Robin Hanson blogs over at OvercomingBias, and his big idea is that a lot of behavior is explained by signaling. Everything from purchases (BMWs), rhetorical styles (aping the coalitions rather arbitrary protocols), to charity (giving to causes that project well upon you). I'm very sympathetic to this view, in that we like a particular wine not merely because it tastes good, but because of what it represents, and what our appreciation of it represents.
So, I like the signalling story because it seems we are status-hungry, and always be trying to climb the social hierarchy via such signals. Now comes Yale psychologist Paul Bloom with a new book How Pleasure Works, and he argues that much of our behavior and preferences come from an essentialism, as when we prefer art by Vermeer over a replica that otherwise looks exactly like a Vermeer.
Hanson emphasizes the signaling, whereas in this book, Bloom argues our pleasure is affected by what the person thinks is the true essence of the thing in question, and why prefer certain essential things. We like things that connect to our past, and to things that we think have some attractive, transcendent, property.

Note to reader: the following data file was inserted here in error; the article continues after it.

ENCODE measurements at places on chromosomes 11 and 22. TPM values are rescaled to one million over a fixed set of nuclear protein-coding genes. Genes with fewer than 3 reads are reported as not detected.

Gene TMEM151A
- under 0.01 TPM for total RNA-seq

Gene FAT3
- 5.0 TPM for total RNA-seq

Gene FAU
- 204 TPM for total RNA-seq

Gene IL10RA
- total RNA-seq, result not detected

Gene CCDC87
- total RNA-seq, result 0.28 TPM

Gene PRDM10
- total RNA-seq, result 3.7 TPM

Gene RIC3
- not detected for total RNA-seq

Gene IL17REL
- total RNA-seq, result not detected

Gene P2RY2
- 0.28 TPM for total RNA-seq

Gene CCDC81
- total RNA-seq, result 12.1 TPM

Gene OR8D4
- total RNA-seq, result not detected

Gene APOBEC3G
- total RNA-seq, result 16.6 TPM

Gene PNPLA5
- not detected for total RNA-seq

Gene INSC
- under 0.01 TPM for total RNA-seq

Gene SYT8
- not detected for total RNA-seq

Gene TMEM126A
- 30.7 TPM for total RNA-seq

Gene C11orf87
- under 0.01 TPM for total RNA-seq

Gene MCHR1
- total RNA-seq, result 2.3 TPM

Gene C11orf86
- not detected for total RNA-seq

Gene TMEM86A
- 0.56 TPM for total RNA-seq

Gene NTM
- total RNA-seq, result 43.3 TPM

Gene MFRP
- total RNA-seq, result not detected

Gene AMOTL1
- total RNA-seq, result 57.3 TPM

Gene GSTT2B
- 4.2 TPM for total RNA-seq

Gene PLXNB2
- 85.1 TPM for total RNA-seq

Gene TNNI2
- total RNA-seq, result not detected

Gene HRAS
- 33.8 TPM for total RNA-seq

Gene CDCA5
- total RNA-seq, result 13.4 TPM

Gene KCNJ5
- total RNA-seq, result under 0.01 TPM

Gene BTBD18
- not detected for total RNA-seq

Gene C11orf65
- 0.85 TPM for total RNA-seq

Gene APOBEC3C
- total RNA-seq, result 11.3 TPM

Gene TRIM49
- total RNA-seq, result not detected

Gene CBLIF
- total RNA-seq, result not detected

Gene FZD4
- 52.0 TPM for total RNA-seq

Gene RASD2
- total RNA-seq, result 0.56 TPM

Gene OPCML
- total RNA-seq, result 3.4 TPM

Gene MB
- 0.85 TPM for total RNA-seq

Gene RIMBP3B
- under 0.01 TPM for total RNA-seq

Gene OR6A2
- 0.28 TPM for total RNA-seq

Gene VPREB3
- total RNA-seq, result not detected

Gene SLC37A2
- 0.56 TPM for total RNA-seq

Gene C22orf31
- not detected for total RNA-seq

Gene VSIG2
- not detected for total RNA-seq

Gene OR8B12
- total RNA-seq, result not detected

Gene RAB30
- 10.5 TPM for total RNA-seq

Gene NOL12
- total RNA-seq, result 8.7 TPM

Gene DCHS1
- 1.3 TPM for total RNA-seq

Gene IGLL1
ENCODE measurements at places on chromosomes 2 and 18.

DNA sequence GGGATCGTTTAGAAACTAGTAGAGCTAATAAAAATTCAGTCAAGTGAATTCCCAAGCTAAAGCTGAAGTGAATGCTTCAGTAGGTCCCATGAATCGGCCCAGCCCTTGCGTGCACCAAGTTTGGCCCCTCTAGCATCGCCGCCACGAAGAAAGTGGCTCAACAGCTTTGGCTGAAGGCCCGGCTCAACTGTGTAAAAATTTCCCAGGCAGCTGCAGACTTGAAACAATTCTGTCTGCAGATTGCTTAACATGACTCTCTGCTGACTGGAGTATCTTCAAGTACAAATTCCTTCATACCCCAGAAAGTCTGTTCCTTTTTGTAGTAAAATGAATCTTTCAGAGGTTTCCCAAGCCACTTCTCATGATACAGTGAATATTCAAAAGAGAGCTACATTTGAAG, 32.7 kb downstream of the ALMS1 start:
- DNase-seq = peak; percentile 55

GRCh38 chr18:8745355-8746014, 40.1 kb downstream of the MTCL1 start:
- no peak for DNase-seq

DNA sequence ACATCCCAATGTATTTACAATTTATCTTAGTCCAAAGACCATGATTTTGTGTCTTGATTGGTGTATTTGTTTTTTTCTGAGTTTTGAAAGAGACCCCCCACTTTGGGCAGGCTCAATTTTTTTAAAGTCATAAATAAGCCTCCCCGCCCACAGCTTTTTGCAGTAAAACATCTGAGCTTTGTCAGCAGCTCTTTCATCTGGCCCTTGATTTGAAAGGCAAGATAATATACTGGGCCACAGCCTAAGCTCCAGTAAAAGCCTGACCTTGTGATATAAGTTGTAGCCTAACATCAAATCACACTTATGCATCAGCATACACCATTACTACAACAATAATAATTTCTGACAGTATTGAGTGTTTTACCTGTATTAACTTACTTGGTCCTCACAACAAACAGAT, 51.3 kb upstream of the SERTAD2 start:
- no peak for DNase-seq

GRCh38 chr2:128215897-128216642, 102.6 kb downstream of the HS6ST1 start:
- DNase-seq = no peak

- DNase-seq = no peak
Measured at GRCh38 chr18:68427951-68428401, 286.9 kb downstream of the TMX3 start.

Bloom gives the example of faces, where people like objective things like symmetry and skin smoothness, but mainly whose face it is. People we know or like, have more attractive faces than other objectively similar faces.
It's an interesting argument. I think there's something to the idea that we choose things because we want to connect ourselves--our being, which includes what we have been--with things bigger than ourselves that are beautiful, true, or powerful. Thus, someone paid $750k for John F Kennedy's golf clubs, because it gets him closer to this famous great man. Or, kids prefer their teddy bear, not an identical substitute, because of a shared history. The implication is that context matters a lot, so things--ideas, objects--are never evaluated on a stand-alone basis. If true, it highlights that nothing is objective, because the context for everyone will be slightly different.